I have spent my entire adult life working with people on Medicare. I have seen a lot. I have seen people handle the whole process perfectly, and I have seen plenty handle it terribly. I don't blame anybody for feeling overwhelmed. I mean, the process seniors have to go through is ridiculous. From the stacks of mailers that offer little assistance, to the harassment from cold callers, to strangers even showing up at their door uninvited and unannounced. Its enough to make anybody go crazy. Because of all the pressure put on seniors to make a quick decision its understandable to make some mistakes. Quick and rushed decisions don't typically turn out to well, and Medicare plan selection is no different. The sad part of this is that it is possibly the single most important things for seniors to get right. These are the three biggest mistakes I have seen seniors make when they are approaching their 65th birthday:
1. Picking a plan just because a loved one has it.
A simple thought many seniors have is, "My neighbor has this plan, so it must be great!". It might be great for your neighbor, but that doesn't mean it will be good for you. Medicare is not a one size fits all glove that can be warn. With Medicare, there are choices that exist such as whether someone needs a Medicare Supplement or a Medicare Advantage plan. Both sides have tremendous pros and cons that come along with them. There are a lot of working parts between prescription coverage, to medical coverage, to dental vision and hearing benefits, to provider networks. No two people are exactly the same. Its best for a person to pick a plan specifically based on their needs and preferences, not a plan that was picked for a loved ones needs and preferences.
2. Waiting until the last minute to enroll.
I could make an entire article on this alone, but I will condense this issue down for the sake of the article. One important factor when it comes to Medicare, is the time periods one must follow on when you can enroll. When a person turns 65 years old, as long as they meet the qualifications of Medicare (40 quarters of working in the country, and being a US citizen) they will be given an open window for which they can make their preparations for their Medicare. This window is a total of 7 months. 3 months before the month a person turns 65, the month a person turns 65, and 3 months after the month they turn 65. Medicare always starts on the 1st of someones birth month (unless their birthday falls on the first, to which it will begin a month sooner). Medicare is designed and intended to begin on the 1st of your birth month. Having it start any other day comes with some extra hoops to jump through. Unfortunately, Social Security is the department that is charge of processing enrollments into Medicare. We all know how unorganized Social Security can be. I always recommend to my clients to begin the process 90 days out from the month they turn 65. Its better to give it more time instead of less.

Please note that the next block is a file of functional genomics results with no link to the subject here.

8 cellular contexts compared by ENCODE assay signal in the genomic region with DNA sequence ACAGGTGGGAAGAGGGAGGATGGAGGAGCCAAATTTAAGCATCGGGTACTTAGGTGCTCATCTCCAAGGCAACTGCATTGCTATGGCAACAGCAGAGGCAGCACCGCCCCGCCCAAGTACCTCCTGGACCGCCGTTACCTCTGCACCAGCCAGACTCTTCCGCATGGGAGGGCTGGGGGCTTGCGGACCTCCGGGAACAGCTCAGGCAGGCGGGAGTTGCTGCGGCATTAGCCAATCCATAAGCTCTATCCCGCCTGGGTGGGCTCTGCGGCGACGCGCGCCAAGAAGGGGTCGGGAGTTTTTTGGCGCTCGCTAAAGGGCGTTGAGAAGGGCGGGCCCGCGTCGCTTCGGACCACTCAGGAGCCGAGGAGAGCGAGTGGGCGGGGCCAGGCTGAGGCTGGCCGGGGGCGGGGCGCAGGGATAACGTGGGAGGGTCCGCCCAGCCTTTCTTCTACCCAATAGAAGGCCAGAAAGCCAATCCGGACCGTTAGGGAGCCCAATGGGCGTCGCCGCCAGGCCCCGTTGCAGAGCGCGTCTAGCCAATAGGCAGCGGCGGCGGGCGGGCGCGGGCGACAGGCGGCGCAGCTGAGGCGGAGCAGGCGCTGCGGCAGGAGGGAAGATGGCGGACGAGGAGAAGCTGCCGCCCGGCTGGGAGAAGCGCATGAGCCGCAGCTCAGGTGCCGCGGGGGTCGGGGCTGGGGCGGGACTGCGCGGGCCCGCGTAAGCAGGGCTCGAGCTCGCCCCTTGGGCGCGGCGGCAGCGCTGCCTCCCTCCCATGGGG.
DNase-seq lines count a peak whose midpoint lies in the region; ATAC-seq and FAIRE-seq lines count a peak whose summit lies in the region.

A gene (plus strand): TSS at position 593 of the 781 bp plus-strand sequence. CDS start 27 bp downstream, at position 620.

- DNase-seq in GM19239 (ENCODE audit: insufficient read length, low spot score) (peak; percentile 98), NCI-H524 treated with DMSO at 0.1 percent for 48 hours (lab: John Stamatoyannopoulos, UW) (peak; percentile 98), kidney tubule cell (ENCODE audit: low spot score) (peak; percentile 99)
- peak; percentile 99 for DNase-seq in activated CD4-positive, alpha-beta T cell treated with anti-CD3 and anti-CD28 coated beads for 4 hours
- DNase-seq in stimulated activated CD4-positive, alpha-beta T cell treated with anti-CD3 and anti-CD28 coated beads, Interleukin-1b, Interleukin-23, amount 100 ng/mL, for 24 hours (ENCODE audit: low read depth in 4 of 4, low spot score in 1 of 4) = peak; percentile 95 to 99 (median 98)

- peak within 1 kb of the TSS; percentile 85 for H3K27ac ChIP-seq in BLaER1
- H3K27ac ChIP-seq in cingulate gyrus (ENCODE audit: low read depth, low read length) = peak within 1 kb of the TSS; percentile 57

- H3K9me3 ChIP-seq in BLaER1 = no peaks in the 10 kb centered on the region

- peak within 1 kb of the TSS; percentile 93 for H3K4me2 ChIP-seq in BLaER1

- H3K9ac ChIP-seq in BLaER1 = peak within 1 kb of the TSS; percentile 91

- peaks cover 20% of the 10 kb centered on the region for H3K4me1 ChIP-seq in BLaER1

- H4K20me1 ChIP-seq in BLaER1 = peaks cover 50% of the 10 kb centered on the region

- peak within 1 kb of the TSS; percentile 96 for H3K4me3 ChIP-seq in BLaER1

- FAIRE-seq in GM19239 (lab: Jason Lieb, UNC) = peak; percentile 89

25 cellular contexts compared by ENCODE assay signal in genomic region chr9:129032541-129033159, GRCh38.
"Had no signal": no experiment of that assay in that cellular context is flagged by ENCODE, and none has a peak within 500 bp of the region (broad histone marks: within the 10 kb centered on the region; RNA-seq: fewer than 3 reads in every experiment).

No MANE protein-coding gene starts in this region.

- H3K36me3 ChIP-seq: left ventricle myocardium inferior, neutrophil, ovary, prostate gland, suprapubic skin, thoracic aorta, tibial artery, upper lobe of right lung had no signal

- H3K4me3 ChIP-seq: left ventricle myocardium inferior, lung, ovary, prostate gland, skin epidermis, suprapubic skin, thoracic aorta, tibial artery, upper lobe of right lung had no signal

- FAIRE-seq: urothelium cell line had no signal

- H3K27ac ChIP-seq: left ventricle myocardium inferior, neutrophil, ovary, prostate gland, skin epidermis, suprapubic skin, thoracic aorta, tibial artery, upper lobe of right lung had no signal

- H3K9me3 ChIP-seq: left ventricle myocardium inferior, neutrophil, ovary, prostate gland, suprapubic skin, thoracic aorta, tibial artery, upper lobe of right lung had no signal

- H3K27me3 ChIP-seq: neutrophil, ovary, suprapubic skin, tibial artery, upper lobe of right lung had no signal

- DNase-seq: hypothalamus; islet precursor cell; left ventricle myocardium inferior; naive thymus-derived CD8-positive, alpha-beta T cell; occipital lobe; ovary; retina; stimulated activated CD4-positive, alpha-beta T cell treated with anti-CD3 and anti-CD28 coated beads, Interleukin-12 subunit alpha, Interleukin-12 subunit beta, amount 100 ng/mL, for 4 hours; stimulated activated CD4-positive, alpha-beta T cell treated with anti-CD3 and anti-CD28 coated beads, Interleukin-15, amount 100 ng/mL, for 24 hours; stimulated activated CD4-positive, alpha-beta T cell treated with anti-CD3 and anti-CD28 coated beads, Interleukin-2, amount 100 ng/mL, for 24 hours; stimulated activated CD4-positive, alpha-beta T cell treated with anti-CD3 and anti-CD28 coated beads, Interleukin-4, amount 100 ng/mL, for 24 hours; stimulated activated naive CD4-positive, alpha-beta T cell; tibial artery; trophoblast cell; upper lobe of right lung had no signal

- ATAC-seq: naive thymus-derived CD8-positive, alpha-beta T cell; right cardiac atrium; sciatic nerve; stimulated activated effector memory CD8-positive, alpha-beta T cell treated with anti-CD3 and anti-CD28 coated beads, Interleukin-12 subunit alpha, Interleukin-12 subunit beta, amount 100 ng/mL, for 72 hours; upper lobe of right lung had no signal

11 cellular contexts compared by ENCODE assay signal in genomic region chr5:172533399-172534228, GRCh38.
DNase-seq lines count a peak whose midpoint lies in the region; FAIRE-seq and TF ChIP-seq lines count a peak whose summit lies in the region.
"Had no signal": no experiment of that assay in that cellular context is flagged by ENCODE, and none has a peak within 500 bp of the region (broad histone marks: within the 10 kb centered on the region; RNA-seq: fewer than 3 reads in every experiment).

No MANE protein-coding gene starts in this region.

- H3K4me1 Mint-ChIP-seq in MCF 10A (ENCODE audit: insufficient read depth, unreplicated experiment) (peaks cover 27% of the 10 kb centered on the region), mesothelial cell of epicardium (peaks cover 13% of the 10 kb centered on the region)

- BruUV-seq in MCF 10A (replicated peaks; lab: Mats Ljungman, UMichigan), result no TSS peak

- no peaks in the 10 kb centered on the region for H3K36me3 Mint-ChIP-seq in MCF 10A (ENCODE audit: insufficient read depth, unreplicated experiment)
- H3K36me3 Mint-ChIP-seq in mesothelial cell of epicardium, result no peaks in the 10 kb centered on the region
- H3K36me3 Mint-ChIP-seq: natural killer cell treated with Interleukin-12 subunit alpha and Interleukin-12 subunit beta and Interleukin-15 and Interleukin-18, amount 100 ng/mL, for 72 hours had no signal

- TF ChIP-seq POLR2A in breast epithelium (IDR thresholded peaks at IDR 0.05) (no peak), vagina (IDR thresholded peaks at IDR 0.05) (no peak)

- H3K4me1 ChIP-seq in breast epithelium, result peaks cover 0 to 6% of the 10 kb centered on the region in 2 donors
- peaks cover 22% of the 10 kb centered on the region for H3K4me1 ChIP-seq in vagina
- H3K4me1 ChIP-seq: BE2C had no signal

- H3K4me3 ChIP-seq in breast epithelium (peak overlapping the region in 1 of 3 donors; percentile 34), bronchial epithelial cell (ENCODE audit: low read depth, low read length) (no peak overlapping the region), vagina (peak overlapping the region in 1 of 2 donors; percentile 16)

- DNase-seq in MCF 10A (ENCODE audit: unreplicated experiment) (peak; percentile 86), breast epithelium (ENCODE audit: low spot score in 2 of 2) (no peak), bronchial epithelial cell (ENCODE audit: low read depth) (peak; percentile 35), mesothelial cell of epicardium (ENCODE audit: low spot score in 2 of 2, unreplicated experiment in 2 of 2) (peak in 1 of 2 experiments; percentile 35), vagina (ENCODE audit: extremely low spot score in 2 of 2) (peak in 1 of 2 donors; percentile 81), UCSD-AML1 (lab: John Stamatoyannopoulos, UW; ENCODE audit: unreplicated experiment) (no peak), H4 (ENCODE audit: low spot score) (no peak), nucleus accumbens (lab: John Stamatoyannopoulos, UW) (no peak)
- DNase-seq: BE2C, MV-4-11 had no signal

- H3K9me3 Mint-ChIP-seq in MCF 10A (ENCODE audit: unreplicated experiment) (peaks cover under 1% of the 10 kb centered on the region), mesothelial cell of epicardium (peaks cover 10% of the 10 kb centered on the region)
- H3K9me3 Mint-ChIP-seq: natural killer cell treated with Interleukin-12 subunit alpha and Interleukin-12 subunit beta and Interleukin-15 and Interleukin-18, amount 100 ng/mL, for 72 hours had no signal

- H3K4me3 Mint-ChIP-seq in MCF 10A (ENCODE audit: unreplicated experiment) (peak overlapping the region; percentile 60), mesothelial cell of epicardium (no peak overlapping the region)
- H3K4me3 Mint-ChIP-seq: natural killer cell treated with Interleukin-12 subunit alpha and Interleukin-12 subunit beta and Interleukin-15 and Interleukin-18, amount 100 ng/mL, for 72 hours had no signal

3. Calling a 1-800 number on a TV commercial.
Joe Namath wants you to call him! Haven't you seen the commercial? Millions of people every year are thrust into a terrible situation by doing such action. Calling large call centers with paid celebrity sponsors is a mistake for two reasons:
1.) You have no individual agent to take care of you. The agents on the phone are simply order takers.
2.) It is common they are not detailed in checking the best fit for you.
This one is pretty simple. The agent on the phone, will likely never be able to be reached by you again when you have issues. The great thing about having an independent agent by your side is that you can call them for assistance if you have a question or have a billing issue. The best part is, they don't cost a dime. The exact same price as going directly through the insurance company. A good agent can change your life for the better. You are giving that up when you call Joe, or any other 1-800 number likely.
Founder & President of Christian Brindle Insurance Services. Host of "The Everything Medicare Podcast!". Author of the books "The Insurance Funnel" & "Medicare Guidance: Picking the Plan for You.".